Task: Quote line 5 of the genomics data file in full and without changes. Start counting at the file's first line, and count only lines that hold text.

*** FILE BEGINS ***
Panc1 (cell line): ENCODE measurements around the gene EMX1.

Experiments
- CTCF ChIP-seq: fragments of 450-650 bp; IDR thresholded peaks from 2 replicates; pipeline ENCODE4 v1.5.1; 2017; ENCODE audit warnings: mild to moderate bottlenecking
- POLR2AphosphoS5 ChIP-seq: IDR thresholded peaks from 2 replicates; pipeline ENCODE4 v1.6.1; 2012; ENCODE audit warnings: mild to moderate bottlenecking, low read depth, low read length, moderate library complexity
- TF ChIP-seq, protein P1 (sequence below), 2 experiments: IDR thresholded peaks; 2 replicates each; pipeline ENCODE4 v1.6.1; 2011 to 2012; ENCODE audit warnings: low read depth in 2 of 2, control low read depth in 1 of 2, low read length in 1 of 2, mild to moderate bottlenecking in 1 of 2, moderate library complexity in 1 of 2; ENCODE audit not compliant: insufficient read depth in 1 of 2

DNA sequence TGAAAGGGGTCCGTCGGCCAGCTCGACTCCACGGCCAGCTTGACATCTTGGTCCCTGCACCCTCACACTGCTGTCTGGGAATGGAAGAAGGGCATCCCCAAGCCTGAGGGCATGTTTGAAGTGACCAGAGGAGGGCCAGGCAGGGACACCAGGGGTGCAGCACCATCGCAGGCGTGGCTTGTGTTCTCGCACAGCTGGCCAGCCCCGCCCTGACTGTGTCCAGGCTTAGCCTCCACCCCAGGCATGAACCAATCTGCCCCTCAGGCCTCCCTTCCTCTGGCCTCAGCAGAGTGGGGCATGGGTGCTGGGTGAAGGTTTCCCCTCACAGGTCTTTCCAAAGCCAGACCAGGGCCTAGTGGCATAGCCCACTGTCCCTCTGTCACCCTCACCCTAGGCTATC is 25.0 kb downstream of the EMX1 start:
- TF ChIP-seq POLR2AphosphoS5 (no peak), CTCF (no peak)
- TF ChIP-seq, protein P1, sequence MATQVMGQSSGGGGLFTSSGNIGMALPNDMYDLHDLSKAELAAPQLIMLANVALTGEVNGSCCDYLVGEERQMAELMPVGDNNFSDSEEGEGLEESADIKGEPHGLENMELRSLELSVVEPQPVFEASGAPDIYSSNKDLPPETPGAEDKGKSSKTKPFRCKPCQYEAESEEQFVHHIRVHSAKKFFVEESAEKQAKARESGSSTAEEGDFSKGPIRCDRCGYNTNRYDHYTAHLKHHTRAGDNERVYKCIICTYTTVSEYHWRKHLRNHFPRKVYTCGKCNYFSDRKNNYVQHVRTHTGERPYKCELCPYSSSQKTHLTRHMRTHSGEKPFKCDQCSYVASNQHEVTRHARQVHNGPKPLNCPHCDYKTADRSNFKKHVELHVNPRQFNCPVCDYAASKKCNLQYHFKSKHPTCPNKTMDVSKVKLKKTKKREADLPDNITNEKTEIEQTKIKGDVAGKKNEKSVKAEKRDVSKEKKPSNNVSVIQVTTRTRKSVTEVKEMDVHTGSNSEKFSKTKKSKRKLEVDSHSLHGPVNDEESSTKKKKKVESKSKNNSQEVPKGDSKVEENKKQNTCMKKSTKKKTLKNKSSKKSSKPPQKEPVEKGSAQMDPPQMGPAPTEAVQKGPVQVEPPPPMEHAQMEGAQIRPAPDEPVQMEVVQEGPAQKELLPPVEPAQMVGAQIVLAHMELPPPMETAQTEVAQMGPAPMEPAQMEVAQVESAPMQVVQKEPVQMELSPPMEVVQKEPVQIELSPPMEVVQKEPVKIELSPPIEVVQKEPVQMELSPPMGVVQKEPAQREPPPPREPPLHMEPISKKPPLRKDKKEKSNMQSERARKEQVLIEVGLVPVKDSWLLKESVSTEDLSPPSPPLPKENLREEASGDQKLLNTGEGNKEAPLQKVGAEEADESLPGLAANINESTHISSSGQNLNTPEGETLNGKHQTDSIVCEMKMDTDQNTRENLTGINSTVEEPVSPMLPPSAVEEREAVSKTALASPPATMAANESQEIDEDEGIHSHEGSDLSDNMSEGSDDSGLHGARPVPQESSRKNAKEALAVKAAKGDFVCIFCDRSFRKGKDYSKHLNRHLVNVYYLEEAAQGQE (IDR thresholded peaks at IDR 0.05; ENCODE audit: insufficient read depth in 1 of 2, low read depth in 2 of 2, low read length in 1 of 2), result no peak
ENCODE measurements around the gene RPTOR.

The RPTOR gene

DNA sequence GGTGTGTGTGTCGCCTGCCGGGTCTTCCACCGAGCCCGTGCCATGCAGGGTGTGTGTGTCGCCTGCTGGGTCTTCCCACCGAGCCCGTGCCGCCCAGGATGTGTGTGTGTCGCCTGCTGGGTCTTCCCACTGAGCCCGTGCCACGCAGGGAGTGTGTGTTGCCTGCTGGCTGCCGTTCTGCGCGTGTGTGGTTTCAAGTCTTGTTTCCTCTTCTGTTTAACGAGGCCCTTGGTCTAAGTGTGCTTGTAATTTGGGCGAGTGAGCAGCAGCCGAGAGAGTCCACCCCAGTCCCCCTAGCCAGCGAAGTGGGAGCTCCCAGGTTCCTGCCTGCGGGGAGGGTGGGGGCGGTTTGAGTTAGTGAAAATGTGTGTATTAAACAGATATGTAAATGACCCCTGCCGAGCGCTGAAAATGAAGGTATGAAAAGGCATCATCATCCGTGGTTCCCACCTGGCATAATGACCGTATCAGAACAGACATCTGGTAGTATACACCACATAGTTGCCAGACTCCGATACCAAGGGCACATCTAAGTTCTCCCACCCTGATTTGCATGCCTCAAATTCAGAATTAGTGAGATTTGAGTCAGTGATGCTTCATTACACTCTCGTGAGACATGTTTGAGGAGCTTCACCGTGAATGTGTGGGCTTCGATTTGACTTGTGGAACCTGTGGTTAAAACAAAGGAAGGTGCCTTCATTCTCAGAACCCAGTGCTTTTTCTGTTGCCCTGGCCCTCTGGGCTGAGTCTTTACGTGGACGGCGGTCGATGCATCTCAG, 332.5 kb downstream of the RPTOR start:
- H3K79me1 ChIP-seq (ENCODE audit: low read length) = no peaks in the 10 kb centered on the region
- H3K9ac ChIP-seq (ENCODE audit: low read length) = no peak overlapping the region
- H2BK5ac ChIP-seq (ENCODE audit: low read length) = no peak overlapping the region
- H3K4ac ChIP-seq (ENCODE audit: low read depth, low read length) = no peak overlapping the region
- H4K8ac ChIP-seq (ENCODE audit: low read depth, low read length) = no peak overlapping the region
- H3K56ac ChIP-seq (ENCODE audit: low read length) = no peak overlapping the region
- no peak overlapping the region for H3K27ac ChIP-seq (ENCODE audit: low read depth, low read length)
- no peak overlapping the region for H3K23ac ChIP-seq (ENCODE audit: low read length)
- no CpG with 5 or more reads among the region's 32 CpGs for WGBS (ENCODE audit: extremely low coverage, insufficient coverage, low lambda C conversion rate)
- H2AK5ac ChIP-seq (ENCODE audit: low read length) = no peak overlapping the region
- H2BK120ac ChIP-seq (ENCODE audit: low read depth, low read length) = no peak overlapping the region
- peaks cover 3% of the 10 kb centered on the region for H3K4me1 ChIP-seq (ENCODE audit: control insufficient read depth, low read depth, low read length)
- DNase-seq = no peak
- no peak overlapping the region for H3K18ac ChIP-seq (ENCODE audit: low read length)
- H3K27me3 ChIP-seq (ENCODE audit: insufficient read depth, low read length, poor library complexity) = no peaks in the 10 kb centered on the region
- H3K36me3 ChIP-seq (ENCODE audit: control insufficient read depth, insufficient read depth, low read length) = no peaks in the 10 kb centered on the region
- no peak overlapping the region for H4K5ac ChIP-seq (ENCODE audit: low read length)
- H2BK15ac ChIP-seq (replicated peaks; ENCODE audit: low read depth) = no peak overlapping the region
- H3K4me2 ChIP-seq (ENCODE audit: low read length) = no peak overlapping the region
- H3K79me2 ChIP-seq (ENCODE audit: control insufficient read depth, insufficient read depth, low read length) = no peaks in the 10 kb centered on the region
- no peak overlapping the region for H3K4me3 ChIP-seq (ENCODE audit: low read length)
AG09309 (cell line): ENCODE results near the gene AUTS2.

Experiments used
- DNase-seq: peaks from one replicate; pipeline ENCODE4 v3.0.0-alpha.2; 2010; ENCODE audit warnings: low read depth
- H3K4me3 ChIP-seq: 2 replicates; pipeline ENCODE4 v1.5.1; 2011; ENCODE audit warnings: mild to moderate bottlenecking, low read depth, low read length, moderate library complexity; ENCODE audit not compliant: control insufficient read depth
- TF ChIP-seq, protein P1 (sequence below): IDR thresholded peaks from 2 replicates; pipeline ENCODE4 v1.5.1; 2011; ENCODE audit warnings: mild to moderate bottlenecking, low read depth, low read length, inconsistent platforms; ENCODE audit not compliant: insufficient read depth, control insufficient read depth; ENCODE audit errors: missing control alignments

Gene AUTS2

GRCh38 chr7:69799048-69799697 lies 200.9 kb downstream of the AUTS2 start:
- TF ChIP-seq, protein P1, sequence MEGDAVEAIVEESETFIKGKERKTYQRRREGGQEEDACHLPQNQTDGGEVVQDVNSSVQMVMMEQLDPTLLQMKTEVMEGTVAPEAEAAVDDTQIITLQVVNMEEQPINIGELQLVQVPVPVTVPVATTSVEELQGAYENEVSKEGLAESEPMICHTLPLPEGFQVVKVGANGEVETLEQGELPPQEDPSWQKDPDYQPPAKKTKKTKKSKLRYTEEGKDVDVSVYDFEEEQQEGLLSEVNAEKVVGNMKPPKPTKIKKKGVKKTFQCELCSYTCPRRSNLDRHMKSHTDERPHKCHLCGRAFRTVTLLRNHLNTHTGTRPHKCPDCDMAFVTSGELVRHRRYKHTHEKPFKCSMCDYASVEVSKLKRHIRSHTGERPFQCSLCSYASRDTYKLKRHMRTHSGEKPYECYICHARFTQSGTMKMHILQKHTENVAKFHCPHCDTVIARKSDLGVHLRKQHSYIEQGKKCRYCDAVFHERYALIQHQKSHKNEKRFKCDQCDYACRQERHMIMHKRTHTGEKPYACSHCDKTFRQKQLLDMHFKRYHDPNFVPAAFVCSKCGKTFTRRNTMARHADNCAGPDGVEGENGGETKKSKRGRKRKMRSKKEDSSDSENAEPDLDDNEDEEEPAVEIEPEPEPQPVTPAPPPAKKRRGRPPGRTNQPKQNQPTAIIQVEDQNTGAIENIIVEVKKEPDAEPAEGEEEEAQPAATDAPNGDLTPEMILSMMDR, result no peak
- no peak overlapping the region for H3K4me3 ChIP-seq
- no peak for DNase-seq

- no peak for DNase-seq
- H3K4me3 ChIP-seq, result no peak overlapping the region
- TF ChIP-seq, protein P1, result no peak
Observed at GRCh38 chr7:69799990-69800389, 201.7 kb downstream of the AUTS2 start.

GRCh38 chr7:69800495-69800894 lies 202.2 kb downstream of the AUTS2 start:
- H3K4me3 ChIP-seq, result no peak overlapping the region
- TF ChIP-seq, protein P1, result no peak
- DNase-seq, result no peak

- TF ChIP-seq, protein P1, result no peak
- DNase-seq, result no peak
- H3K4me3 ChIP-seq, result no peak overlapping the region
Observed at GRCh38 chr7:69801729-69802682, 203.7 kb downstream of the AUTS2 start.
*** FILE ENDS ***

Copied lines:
- TF ChIP-seq, protein P1 (sequence below), 2 experiments: IDR thresholded peaks; 2 replicates each; pipeline ENCODE4 v1.6.1; 2011 to 2012; ENCODE audit warnings: low read depth in 2 of 2, control low read depth in 1 of 2, low read length in 1 of 2, mild to moderate bottlenecking in 1 of 2, moderate library complexity in 1 of 2; ENCODE audit not compliant: insufficient read depth in 1 of 2